The Glycemic Index

The Glycemic Index (GI) is a measuring system that ranks carbohydrates on the extent to which they raise blood sugars levels after eating. It makes a gram for gram comparison of carbohydrates in individual foods, and provides a measurable, evidence-based index of the concentration of glucose (sugar) in the blood. Dr. David J. Jenkins and colleagues at the University of Toronto originated the process in 1981. Learn more .

What's the difference between a low Glycemic Index and high Glycemic Index score?

After measurement, foods that score high on the Glycemic Index are rapidly digested and absorbed into the bloodstream, causing a glucose response marked by clear fluctuations in blood sugar levels to occur very quickly. Food with slower rates of digestion score lower on the Glycemic Index scale, indicate a more stable and longer-term energy source that causes gradual rises in blood sugar and insulin levels and a reduction of fats circulating in the blood. Foods with lower Glycemic Index scores can improve glucose and lipid levels in diabetics, control the appetite, delay hunger, and control the hormonal levels of insulin.

A low-scoring GI food product releases energy slowly, making them good food sources for diabetics, dieters, and endurance athletes, while high GI scores indicate substances that will raise blood sugar levels quickly and are best for recovering from endurance exercise routines. The glycemic effect of foods depends on the type of starch, the structure of the starch molecules themselves, fiber and fat content, and acidity levels. Glycemic levels can vary greatly depending on food variations, temperatures, ripeness, preparation, and processing. Also, the GI score of a meal with mixed items is hard to predict.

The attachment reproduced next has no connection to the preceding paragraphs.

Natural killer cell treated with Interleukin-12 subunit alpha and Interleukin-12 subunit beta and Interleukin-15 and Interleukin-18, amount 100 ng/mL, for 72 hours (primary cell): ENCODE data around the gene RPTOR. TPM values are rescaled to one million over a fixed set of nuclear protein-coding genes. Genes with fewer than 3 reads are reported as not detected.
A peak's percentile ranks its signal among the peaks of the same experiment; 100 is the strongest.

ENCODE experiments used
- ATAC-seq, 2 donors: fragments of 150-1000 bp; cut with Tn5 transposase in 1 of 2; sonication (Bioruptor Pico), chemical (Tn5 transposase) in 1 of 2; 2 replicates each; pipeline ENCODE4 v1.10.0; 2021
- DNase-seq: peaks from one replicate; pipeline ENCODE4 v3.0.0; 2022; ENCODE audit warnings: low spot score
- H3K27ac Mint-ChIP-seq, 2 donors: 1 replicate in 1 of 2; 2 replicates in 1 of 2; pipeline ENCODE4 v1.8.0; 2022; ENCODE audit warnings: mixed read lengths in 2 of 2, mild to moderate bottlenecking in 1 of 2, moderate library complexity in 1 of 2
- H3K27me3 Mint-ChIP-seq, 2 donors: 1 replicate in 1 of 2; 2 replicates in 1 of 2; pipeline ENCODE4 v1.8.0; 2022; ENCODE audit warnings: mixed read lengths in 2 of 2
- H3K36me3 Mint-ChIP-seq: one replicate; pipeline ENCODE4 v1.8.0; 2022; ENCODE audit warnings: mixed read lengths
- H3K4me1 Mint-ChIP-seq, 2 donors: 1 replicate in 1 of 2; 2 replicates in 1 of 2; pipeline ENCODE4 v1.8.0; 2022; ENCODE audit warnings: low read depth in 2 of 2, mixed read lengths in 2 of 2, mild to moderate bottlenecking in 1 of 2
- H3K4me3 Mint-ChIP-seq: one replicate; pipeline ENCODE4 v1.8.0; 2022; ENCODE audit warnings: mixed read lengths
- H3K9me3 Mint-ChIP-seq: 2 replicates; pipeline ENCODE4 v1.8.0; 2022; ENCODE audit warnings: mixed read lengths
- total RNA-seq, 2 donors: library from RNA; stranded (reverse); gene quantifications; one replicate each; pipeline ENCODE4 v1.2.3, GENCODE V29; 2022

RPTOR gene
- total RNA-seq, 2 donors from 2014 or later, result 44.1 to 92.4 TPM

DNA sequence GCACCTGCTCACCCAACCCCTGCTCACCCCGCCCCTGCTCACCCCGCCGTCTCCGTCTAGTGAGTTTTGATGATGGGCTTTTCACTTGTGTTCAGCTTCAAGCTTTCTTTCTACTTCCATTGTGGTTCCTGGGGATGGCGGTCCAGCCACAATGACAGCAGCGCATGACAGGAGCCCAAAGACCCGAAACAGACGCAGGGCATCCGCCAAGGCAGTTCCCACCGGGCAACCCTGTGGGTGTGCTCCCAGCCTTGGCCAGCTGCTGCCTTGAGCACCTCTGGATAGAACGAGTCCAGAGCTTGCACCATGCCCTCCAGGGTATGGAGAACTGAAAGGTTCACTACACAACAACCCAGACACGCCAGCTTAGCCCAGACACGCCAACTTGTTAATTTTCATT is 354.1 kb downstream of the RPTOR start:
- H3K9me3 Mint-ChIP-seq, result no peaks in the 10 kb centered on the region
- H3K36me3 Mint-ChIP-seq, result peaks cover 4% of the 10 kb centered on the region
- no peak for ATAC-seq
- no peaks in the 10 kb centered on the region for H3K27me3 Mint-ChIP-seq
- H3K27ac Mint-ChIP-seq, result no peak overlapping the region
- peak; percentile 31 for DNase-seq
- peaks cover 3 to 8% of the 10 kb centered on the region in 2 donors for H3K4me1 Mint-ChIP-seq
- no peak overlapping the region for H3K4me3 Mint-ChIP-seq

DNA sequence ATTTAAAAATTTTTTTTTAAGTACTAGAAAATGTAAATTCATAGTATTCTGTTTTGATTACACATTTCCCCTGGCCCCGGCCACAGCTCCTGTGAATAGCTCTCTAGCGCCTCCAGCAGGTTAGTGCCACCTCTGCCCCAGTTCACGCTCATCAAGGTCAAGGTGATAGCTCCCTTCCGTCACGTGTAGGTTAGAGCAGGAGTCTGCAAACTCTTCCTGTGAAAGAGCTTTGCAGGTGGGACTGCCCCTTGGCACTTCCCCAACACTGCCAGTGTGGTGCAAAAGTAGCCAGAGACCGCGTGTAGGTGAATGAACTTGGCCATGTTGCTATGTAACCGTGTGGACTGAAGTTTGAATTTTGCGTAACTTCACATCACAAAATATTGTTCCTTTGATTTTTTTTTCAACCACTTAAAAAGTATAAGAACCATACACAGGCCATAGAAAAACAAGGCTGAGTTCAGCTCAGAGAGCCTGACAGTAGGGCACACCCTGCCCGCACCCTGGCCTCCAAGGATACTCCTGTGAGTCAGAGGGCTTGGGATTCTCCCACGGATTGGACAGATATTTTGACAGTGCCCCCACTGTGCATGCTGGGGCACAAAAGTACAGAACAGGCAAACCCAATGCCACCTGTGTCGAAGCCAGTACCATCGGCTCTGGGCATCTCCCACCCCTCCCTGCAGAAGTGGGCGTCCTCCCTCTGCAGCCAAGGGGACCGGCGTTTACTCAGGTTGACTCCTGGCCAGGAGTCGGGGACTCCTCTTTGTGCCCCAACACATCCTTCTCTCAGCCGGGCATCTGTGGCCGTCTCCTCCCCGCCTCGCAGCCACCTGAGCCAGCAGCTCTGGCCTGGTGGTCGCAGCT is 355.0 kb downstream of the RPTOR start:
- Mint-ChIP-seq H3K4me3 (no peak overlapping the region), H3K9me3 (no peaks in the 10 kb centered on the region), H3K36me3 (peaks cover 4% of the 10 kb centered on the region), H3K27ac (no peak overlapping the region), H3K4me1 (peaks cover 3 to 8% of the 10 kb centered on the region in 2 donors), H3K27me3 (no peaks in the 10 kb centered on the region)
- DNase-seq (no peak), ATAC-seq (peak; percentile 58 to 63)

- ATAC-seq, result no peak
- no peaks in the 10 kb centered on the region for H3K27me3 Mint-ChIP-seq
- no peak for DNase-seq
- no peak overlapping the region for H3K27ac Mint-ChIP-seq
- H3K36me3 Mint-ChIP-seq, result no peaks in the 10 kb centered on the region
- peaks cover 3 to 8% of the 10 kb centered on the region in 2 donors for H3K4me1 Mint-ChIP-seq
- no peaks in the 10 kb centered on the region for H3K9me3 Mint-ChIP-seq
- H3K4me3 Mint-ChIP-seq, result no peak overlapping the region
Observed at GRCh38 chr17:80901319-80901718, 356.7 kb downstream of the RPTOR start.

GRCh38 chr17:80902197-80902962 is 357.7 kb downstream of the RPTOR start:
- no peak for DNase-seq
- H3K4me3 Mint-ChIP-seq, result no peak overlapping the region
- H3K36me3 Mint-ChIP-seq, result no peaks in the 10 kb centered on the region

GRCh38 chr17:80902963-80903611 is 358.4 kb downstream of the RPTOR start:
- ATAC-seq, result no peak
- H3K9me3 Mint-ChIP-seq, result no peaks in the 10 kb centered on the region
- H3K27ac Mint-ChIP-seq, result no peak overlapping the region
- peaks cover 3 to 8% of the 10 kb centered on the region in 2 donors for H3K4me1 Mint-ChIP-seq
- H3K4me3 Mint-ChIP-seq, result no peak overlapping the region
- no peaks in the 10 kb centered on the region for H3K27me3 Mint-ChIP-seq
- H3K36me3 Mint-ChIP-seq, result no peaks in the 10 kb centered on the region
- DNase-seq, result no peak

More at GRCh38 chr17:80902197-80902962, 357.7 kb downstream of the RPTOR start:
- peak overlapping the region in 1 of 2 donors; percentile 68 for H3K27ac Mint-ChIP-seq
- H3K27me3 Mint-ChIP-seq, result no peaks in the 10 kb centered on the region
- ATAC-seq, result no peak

What is the GI score used for?

The Glycemic Index is primarily used for disease prevention and weight control. Evidence shows that people who stick to a low GI diet over the course of many years likewise reduce their risk of Type 2 diabetes and coronary heart disease. It is thought that the glycemic spikes from eating high GI foods may cause damage to the vascular system by free radicals, as well as by increased insulin levels. Recent studies show that hyperglycemia can cause an increased risk of atherosclerosis and coronary heart disease in patients without diabetes. It is further believed that increased consumption of high GI carbohydrates increases the risk of obesity.